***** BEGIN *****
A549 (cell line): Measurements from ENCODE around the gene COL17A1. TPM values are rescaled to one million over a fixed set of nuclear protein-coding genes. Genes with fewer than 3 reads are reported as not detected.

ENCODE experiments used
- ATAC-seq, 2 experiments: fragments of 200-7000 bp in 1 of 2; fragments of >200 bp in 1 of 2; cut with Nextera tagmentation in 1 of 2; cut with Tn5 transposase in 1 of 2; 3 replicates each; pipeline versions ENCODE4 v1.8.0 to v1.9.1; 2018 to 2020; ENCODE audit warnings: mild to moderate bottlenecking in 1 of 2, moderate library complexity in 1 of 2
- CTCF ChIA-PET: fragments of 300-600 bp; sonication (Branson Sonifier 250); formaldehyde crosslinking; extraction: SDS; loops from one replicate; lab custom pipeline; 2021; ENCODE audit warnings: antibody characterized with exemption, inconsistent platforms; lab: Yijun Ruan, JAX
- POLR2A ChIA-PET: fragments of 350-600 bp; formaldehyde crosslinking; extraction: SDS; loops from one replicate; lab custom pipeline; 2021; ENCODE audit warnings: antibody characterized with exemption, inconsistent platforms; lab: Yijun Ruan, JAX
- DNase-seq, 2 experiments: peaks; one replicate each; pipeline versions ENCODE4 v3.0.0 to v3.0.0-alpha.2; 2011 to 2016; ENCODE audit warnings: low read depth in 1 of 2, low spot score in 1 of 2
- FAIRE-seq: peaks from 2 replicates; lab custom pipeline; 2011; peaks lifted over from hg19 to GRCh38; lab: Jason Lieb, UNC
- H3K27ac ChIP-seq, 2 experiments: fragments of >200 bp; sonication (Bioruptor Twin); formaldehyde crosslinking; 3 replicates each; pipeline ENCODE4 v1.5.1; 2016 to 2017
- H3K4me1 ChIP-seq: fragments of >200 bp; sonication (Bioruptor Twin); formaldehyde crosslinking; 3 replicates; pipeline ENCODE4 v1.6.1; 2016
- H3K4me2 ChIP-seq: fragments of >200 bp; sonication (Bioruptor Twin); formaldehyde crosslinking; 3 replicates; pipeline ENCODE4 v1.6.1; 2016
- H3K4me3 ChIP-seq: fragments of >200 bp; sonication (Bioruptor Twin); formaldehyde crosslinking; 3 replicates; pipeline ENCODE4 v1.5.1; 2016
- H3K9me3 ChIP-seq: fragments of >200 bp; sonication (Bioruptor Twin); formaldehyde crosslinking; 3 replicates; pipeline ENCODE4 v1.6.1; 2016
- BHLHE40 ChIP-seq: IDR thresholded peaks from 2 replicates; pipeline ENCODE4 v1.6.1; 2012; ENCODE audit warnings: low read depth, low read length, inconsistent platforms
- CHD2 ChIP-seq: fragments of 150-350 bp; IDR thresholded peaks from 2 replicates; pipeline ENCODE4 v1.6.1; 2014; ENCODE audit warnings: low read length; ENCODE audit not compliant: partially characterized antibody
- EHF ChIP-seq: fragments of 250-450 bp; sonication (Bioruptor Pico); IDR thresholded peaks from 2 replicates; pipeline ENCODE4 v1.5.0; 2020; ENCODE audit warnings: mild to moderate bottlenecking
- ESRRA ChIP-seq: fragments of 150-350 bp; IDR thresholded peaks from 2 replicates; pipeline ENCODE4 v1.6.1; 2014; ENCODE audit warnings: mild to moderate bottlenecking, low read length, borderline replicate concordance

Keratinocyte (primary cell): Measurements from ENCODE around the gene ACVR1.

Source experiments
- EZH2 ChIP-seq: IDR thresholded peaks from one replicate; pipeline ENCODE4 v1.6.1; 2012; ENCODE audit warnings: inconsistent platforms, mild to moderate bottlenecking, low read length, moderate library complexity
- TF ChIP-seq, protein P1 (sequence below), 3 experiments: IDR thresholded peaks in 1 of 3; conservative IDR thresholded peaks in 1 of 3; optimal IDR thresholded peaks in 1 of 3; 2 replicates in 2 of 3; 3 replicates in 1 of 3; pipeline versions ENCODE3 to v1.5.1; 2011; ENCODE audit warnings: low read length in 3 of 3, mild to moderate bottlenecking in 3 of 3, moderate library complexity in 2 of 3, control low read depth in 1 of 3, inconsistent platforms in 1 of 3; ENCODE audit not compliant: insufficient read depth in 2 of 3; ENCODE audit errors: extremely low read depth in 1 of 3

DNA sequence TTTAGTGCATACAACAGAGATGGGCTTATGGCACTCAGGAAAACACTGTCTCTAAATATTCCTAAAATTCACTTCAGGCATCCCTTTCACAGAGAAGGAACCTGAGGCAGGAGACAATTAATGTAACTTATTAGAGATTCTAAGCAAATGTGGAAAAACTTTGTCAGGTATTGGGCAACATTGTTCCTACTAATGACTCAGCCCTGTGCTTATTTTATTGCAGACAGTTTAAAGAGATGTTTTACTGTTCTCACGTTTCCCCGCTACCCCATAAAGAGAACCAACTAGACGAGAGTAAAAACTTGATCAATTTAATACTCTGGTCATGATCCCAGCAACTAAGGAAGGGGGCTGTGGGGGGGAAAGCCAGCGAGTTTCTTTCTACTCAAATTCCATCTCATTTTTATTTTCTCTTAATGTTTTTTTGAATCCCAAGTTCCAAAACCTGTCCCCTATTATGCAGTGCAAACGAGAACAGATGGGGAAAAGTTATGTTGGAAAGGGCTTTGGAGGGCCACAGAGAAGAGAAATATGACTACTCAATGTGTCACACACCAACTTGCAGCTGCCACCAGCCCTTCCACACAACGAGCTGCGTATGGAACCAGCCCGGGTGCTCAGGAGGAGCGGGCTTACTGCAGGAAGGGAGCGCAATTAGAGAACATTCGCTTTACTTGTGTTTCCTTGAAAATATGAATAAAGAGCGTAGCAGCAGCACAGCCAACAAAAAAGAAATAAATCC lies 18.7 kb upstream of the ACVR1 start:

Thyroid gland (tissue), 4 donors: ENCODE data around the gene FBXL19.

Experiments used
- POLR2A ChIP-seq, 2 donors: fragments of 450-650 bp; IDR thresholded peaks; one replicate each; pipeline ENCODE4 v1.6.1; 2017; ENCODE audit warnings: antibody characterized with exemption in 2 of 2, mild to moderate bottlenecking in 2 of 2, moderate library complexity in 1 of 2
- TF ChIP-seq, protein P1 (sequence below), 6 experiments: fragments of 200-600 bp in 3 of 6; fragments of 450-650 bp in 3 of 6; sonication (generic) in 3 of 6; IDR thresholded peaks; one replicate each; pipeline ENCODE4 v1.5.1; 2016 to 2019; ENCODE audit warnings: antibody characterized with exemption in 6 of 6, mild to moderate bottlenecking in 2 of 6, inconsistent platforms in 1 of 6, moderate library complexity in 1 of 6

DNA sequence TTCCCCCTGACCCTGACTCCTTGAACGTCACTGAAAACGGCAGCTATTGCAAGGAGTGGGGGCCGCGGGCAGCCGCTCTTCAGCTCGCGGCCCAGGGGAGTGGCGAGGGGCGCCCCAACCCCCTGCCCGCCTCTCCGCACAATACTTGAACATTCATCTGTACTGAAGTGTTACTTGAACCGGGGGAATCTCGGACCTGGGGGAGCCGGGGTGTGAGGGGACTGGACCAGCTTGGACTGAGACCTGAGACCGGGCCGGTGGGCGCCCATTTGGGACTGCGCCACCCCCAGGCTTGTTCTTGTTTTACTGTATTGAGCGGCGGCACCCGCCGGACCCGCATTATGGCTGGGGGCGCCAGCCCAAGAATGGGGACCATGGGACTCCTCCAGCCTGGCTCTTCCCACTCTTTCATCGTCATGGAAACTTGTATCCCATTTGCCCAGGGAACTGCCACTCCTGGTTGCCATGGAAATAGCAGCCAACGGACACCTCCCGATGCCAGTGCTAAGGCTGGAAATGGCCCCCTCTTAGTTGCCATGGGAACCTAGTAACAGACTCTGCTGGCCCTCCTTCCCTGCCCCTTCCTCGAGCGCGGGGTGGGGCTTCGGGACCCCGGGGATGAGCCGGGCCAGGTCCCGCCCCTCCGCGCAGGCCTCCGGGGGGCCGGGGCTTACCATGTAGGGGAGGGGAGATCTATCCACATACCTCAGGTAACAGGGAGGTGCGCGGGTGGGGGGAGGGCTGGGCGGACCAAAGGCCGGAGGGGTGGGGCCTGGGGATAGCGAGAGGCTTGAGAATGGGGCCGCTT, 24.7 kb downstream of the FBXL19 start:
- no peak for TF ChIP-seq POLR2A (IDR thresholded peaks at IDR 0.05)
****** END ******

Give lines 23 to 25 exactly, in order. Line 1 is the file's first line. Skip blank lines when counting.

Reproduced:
Experiments used
- POLR2A ChIP-seq, 2 donors: fragments of 450-650 bp; IDR thresholded peaks; one replicate each; pipeline ENCODE4 v1.6.1; 2017; ENCODE audit warnings: antibody characterized with exemption in 2 of 2, mild to moderate bottlenecking in 2 of 2, moderate library complexity in 1 of 2
- TF ChIP-seq, protein P1 (sequence below), 6 experiments: fragments of 200-600 bp in 3 of 6; fragments of 450-650 bp in 3 of 6; sonication (generic) in 3 of 6; IDR thresholded peaks; one replicate each; pipeline ENCODE4 v1.5.1; 2016 to 2019; ENCODE audit warnings: antibody characterized with exemption in 6 of 6, mild to moderate bottlenecking in 2 of 6, inconsistent platforms in 1 of 6, moderate library complexity in 1 of 6